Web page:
My father would have taken this, my grandfather working the bees, barehanded. A pair of leather gloves would last him two or three seasons, my father would go through two or three pairs a season.
My grandfather grew up dirt poor, too many kids, too little of everything. He discovered bees nesting in a dead tree, someone showed him how to harvest the honey, a year or two later someone showed him how to move the bees into a modern beehive, and his lifelong passion for the gentle craft of beekeeping started. He was gentle, slow and caring with the bees. Yes, he would get stung, and he would tell you that was almost always because he was careless or moved to quickly. And yes it hurts to get stung. After a few stings for most people the reaction changes, you don't swell the same way, but believe me it still hurts. (My grandmother was allergic to bee stings, and had a couple of life threatening experiences.)
At one time, my father and grandfather had about 2,100 colonies of bees. We shipped honey by the tractor trailer load in 55 gallon barrels, for pennies a pound.
How neat! And one lesson to learn...if one gets or finds a swarm on their property....don't spray them....call a local beekeeper! Most times they will come and get them.ReplyDelete
I have been on a few of those runsDelete
I expect producing that amount of honey now would ensure your father and grandfather would be rich.ReplyDelete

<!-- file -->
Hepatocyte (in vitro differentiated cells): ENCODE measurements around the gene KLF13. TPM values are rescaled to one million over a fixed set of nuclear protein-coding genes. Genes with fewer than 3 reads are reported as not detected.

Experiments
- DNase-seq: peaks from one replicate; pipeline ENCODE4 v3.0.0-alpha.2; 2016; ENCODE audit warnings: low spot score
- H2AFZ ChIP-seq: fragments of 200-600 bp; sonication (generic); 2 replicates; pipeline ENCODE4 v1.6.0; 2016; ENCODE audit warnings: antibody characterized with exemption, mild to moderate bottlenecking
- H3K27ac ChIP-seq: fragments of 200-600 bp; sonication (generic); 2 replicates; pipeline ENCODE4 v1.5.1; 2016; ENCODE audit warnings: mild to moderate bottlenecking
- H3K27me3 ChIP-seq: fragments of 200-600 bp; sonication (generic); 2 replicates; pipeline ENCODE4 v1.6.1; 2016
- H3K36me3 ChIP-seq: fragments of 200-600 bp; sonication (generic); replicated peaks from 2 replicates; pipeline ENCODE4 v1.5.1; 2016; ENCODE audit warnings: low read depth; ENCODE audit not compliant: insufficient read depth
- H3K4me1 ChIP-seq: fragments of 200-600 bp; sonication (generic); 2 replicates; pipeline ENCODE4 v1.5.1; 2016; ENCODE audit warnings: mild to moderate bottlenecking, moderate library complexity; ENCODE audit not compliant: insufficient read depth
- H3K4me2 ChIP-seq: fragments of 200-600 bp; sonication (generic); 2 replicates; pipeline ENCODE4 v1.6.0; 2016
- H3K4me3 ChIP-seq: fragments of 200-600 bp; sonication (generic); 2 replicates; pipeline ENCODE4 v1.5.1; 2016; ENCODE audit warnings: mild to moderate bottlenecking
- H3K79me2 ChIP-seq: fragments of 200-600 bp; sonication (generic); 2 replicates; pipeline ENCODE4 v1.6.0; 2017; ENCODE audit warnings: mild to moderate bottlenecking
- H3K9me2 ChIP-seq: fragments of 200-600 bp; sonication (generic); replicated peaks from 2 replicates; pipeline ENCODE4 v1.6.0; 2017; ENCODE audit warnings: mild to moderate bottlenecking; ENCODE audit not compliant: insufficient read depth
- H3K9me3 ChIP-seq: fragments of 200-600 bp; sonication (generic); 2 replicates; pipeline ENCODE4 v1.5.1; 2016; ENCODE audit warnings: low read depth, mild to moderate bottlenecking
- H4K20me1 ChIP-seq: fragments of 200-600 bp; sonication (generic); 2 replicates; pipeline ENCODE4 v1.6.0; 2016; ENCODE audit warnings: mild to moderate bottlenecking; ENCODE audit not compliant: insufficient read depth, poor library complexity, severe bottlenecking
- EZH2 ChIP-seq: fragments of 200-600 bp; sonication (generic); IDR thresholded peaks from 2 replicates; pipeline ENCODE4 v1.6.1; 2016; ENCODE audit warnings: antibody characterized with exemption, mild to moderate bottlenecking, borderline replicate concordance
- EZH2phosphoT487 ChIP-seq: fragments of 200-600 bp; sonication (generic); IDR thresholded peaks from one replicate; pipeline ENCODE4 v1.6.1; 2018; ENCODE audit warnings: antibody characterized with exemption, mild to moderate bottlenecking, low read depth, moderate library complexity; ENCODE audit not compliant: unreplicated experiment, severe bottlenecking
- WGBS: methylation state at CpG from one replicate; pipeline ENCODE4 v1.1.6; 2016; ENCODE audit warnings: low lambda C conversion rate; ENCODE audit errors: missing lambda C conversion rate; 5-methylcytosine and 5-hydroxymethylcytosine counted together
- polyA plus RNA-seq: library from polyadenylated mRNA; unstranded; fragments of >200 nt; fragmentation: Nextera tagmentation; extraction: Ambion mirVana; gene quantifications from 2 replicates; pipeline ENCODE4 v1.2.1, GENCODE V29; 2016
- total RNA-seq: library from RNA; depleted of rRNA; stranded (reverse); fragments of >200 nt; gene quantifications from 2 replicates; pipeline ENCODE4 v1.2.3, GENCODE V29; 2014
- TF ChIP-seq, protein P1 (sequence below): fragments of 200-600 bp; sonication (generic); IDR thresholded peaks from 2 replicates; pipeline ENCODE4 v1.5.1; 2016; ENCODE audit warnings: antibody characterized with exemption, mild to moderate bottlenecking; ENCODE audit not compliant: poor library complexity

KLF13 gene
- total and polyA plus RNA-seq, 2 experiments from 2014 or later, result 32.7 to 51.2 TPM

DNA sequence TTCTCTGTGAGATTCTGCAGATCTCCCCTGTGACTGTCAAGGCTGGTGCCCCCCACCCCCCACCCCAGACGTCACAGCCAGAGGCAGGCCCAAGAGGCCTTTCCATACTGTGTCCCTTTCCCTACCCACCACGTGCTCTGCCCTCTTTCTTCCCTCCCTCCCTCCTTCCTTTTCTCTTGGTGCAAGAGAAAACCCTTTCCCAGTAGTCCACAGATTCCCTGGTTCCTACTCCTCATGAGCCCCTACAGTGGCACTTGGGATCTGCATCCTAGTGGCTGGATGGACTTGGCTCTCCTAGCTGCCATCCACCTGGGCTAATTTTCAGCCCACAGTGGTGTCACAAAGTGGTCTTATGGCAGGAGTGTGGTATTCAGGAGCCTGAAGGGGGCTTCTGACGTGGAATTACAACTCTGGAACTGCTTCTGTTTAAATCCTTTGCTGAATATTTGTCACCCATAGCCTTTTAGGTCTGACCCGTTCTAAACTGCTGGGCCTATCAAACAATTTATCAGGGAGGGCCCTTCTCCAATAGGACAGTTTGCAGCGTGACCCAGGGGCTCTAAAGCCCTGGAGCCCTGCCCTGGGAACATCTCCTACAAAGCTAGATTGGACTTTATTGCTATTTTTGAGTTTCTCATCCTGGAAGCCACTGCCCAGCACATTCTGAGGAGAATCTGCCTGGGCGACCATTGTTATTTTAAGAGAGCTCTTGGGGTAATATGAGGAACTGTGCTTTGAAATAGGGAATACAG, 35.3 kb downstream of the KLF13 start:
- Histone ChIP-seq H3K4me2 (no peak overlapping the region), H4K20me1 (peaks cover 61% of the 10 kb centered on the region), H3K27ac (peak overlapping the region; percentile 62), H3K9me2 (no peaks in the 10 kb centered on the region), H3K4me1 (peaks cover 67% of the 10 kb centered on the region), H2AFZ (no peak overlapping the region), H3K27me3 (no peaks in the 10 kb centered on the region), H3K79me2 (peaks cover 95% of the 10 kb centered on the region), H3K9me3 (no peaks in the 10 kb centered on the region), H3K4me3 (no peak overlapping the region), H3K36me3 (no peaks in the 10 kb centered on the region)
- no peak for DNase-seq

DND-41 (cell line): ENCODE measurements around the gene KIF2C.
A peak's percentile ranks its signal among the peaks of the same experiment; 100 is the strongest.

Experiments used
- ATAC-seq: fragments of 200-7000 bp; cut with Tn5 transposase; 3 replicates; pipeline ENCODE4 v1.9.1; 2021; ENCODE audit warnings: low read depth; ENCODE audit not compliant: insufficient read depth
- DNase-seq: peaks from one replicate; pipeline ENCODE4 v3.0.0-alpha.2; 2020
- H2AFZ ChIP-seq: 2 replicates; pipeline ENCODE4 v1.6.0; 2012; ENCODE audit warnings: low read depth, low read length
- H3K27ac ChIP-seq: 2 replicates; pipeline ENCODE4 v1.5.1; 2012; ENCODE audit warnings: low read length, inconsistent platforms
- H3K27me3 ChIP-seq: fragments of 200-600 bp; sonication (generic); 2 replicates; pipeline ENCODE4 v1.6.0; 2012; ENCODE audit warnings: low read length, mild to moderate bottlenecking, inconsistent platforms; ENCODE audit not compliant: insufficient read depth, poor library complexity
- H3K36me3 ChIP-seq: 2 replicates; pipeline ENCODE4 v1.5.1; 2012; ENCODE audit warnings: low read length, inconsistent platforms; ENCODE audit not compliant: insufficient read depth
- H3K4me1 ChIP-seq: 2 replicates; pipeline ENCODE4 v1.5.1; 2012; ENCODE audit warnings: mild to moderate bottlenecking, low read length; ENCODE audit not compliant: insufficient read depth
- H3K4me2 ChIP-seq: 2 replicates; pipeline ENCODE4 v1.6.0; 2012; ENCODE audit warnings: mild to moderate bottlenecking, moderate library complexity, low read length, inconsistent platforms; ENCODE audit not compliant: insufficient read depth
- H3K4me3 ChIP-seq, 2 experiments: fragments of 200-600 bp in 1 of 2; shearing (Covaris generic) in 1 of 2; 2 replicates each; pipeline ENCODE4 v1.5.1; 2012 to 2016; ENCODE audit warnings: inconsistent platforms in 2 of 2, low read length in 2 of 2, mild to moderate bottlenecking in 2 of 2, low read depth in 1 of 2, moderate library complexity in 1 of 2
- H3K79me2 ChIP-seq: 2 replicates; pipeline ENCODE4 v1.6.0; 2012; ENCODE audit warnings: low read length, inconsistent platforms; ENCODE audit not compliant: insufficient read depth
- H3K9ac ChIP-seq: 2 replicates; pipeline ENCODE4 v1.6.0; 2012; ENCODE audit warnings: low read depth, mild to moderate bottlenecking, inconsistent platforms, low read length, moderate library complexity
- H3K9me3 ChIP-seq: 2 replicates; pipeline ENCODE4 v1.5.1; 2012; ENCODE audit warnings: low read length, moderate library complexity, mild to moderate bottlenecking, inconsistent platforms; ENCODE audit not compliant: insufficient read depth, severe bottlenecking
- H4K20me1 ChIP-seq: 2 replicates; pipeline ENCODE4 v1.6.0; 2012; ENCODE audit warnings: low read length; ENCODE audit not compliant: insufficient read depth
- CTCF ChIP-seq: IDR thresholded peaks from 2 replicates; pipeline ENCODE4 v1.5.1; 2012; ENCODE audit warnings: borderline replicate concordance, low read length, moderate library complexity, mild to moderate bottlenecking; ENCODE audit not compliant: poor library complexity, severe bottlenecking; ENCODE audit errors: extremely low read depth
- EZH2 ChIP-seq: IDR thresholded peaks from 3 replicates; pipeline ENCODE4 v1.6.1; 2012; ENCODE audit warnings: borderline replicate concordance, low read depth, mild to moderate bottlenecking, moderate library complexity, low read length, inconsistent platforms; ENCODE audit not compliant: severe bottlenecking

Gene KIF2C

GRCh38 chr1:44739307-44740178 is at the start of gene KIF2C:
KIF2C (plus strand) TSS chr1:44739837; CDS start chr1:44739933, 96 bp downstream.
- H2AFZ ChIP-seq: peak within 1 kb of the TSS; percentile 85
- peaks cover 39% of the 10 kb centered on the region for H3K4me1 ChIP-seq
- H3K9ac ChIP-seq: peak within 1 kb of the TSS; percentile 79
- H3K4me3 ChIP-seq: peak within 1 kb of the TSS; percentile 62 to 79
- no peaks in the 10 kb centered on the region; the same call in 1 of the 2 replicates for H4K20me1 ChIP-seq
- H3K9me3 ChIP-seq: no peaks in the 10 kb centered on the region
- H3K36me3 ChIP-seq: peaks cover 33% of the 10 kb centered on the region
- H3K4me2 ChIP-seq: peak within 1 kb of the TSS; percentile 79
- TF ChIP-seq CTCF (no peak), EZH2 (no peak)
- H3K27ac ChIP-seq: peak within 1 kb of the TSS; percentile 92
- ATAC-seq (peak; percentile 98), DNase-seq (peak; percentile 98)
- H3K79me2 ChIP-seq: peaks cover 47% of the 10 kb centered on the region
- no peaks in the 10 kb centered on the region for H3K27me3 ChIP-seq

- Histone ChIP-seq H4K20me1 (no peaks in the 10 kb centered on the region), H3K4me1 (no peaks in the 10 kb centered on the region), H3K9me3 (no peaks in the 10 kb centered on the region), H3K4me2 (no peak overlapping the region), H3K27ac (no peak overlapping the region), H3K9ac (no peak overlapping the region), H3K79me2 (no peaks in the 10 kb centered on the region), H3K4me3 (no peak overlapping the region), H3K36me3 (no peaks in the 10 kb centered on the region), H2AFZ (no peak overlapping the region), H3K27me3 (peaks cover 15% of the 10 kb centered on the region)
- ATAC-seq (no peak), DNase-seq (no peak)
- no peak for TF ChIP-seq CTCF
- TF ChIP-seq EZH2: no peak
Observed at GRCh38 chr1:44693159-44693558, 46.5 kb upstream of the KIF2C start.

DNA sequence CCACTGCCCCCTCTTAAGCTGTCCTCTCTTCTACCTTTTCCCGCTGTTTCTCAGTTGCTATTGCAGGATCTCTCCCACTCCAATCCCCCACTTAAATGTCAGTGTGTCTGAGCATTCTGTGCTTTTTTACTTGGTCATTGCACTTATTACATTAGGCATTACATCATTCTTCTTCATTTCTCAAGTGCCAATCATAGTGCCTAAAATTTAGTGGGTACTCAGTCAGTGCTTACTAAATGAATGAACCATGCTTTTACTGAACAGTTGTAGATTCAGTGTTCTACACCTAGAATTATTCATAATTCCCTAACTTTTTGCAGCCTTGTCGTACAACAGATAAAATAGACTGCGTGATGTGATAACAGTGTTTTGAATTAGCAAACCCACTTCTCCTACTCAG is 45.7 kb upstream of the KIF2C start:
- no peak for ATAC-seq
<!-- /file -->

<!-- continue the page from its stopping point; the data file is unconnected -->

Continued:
My father was stung by bees many times, but the last time he had a bad reaction and needed hospital care. He was very cautious after that, with the warning that the next sting could quickly be fatal.
At pennies a pound, they made a good living most years.Delete
First off: Yes to what Maddie said! We need bees.ReplyDelete
Secondly: barehanded!! Ouch!
I wouldn't do thatDelete
I love your family's bee-keeping roots. No gloves? I'd be wearing a lead suit!ReplyDelete
I'm with you on the protectionDelete
I've heard that bees develop a special relationship with their keeper.ReplyDelete
There are traditions, my grandfather was more in tune with than my father. I recall when I my grandfather died, my grandmother reminding my father to go tell the bees he was gone and that he would be taking care of them.Delete
My friend has beehives on her small farm and sells the honey at her farmer's market. It is delicious and sells so quickly. I have a small pollinator garden...anything to help the bees, butterflies and other insects. They are so much fun to watch and photograph.ReplyDelete
Yes, great close ups from time to timeDelete
2100 colonies! Holy moly! That's a lotta bees!ReplyDelete
There were some farms in central Canada that made us look small at the time. One guy in Alberta had over 5,000.Delete